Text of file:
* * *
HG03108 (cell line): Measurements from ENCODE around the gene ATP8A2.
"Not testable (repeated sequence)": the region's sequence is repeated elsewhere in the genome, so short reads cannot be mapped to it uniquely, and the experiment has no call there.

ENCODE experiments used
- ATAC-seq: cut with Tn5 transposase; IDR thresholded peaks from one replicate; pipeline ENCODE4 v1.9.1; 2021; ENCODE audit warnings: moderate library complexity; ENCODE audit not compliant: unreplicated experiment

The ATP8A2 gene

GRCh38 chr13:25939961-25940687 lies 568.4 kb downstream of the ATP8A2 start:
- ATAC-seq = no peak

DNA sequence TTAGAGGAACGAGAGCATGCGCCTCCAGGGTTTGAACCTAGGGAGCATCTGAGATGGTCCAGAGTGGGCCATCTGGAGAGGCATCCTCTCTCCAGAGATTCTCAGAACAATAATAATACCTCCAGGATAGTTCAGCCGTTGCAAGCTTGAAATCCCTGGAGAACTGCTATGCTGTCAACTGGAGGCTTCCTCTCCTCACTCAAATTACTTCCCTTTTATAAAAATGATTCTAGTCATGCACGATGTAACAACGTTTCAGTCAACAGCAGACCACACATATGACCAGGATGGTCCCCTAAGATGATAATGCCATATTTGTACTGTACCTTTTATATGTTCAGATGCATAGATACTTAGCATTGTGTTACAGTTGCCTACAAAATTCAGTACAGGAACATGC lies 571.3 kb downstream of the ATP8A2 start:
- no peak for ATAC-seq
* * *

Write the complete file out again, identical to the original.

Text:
HG03108 (cell line): Measurements from ENCODE around the gene ATP8A2.
"Not testable (repeated sequence)": the region's sequence is repeated elsewhere in the genome, so short reads cannot be mapped to it uniquely, and the experiment has no call there.

ENCODE experiments used
- ATAC-seq: cut with Tn5 transposase; IDR thresholded peaks from one replicate; pipeline ENCODE4 v1.9.1; 2021; ENCODE audit warnings: moderate library complexity; ENCODE audit not compliant: unreplicated experiment

The ATP8A2 gene

GRCh38 chr13:25939961-25940687 lies 568.4 kb downstream of the ATP8A2 start:
- ATAC-seq = no peak

DNA sequence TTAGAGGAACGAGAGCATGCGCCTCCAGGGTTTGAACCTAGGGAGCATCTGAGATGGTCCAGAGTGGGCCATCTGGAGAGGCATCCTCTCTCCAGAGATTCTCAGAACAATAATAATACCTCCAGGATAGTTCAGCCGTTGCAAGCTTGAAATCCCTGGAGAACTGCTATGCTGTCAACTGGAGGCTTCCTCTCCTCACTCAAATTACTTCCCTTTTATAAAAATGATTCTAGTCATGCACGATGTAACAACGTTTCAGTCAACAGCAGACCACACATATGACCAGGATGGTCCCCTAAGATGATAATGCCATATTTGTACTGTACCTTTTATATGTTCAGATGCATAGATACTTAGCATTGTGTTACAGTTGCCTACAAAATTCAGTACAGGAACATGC lies 571.3 kb downstream of the ATP8A2 start:
- no peak for ATAC-seq